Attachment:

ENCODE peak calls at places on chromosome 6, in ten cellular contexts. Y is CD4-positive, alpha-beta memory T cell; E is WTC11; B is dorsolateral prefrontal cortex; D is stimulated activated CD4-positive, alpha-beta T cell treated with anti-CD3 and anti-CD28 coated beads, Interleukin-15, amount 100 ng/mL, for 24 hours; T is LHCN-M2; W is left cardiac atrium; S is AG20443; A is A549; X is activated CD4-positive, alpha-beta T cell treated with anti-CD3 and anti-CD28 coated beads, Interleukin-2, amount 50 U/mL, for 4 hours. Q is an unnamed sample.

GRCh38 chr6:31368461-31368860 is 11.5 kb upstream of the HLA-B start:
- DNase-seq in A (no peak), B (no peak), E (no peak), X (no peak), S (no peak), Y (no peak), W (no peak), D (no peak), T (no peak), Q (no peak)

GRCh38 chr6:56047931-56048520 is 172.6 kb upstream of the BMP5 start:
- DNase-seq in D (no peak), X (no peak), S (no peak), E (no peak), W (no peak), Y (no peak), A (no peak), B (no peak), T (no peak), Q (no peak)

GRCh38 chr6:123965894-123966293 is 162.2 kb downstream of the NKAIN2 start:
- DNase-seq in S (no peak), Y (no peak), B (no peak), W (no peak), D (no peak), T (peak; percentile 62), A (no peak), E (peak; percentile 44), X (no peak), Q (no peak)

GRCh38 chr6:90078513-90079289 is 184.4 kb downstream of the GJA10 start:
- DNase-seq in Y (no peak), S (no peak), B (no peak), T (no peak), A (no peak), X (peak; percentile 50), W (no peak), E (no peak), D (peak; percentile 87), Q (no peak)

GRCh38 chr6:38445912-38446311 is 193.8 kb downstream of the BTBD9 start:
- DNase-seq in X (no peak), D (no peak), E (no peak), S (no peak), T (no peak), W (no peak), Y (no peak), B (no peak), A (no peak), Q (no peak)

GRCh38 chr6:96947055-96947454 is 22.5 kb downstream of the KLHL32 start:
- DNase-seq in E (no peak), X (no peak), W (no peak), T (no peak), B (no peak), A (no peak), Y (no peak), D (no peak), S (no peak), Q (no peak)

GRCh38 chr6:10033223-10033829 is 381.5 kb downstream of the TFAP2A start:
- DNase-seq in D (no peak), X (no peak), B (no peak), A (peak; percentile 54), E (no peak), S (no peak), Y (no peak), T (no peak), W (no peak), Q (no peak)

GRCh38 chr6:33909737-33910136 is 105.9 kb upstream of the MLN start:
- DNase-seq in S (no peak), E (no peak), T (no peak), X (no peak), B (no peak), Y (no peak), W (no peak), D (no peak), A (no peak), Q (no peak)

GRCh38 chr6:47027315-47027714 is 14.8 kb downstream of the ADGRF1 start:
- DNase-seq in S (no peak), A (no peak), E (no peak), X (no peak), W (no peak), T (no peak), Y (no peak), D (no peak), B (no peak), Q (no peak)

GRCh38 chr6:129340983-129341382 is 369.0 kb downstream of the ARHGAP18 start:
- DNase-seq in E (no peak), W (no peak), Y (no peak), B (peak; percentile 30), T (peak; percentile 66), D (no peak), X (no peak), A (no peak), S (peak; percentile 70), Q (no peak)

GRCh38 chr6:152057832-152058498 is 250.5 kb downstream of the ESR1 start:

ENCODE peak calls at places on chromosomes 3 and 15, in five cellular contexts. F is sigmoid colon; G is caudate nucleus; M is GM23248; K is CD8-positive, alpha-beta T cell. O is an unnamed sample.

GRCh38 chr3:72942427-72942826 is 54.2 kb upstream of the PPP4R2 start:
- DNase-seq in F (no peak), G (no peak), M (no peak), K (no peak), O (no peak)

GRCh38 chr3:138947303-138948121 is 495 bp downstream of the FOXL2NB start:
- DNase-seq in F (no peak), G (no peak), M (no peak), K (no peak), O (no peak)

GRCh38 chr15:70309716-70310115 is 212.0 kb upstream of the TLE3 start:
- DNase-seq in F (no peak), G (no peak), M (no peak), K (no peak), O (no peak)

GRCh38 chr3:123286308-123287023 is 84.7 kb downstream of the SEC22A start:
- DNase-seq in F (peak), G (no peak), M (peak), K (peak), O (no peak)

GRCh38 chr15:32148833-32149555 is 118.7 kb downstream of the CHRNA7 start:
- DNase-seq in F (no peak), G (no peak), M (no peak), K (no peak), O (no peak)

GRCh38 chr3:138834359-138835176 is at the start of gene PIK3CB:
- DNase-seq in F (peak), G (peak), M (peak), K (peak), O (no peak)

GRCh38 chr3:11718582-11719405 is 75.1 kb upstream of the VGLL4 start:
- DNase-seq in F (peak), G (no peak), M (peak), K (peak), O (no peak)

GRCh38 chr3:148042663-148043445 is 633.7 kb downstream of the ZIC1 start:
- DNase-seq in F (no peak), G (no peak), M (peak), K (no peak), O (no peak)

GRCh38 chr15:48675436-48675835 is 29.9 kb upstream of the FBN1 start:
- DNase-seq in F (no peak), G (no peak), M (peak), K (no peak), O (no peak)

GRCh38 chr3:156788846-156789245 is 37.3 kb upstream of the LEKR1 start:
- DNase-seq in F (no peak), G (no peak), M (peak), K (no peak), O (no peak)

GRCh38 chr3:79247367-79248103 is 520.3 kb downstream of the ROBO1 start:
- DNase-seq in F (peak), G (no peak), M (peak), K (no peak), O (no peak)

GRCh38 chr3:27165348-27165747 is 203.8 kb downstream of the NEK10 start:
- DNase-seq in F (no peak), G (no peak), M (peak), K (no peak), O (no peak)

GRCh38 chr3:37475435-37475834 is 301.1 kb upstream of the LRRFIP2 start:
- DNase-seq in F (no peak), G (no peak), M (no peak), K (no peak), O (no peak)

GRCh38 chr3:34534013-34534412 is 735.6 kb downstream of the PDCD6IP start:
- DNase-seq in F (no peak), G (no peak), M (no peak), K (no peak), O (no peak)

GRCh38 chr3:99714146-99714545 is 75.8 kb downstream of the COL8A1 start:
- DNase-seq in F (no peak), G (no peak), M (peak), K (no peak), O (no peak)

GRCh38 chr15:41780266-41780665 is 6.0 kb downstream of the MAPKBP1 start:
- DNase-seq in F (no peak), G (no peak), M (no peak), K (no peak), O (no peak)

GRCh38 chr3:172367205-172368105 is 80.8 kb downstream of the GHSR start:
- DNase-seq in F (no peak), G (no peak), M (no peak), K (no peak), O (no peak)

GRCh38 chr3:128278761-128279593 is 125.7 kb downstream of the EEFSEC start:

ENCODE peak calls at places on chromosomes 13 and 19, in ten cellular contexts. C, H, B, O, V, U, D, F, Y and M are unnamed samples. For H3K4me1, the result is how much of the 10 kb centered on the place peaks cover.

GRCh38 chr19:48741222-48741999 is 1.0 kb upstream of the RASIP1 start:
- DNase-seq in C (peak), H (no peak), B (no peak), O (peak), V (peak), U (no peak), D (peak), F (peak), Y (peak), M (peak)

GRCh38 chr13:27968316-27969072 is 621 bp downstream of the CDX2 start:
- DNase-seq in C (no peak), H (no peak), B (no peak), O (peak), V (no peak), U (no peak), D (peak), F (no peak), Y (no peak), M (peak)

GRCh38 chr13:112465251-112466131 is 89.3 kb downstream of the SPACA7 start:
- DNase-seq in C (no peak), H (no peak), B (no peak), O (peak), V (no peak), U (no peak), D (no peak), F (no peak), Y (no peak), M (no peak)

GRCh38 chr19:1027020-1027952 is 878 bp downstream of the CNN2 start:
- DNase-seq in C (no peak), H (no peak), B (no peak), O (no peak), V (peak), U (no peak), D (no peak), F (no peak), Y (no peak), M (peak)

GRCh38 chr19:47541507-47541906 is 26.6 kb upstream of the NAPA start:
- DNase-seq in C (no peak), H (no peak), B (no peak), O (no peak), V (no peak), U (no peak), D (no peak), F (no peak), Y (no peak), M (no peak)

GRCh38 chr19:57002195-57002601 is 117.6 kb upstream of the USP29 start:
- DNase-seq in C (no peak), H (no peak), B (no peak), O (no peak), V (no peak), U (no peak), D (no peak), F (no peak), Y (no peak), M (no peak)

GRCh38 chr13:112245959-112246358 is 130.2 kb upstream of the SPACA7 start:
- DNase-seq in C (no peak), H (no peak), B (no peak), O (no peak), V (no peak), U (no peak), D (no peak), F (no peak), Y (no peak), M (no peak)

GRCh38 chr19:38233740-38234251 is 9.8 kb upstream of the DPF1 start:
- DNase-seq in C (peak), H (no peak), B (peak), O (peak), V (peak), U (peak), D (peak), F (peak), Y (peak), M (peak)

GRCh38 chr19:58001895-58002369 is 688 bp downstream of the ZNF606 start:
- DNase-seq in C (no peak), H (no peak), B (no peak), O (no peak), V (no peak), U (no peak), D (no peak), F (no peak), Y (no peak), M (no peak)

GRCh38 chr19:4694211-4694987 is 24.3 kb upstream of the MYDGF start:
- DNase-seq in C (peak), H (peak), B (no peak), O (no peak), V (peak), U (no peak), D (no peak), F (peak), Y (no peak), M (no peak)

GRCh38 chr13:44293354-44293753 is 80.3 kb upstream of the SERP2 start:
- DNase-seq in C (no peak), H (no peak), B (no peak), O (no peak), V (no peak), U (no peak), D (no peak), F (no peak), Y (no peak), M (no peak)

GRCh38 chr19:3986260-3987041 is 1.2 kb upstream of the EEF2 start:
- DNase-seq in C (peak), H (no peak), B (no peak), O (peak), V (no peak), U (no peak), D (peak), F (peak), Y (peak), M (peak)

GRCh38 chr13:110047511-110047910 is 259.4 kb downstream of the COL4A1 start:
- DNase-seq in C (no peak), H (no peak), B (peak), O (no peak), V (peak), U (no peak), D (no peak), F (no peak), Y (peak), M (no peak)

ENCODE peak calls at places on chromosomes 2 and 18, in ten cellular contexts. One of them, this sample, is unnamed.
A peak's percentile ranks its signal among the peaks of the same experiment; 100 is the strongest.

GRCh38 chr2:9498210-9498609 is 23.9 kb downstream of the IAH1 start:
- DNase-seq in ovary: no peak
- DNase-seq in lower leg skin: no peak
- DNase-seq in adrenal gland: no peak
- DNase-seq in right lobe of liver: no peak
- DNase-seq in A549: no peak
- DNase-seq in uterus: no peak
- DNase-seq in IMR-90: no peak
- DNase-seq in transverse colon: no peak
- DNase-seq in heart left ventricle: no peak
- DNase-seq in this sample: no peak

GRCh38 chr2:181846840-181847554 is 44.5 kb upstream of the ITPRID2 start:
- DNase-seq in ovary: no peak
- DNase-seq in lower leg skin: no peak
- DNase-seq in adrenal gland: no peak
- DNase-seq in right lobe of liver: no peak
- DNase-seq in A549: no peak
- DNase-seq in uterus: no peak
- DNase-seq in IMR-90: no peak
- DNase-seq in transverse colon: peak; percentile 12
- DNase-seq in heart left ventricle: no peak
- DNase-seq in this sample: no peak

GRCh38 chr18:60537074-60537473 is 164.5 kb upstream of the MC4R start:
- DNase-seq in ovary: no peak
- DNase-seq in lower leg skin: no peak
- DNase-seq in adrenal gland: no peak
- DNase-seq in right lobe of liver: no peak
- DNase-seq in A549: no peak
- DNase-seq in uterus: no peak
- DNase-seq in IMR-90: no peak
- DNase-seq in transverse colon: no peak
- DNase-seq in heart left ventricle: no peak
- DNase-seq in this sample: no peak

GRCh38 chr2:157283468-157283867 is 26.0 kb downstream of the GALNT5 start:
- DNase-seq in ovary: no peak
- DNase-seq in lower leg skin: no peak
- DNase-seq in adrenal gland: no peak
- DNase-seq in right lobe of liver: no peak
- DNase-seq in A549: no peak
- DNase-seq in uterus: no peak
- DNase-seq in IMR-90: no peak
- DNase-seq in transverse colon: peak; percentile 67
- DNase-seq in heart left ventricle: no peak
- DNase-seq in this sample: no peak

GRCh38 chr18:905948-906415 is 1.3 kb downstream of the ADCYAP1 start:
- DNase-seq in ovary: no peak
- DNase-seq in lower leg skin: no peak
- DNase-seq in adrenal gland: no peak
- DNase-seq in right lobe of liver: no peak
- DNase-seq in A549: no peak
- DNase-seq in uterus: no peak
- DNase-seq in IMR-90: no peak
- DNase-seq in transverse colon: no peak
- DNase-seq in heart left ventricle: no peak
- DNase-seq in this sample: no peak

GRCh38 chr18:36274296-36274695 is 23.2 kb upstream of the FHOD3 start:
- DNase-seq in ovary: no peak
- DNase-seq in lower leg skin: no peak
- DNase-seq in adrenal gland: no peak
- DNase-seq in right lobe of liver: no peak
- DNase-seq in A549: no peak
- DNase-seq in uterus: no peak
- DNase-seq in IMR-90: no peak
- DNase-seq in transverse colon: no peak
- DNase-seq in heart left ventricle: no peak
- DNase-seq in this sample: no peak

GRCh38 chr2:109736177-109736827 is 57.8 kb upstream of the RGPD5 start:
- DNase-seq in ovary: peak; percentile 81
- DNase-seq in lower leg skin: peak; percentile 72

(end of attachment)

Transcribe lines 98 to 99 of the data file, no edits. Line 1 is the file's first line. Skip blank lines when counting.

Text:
- DNase-seq in this sample: no peak

GRCh38 chr2:181846840-181847554 is 44.5 kb upstream of the ITPRID2 start: